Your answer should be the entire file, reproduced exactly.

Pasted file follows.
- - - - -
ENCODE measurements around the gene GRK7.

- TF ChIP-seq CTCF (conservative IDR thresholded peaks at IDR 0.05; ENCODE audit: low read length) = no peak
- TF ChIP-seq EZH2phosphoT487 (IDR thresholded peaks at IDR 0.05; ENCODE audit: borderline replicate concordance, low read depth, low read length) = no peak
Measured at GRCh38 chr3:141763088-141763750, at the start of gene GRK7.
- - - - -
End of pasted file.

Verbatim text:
ENCODE measurements around the gene GRK7.

- TF ChIP-seq CTCF (conservative IDR thresholded peaks at IDR 0.05; ENCODE audit: low read length) = no peak
- TF ChIP-seq EZH2phosphoT487 (IDR thresholded peaks at IDR 0.05; ENCODE audit: borderline replicate concordance, low read depth, low read length) = no peak
Measured at GRCh38 chr3:141763088-141763750, at the start of gene GRK7.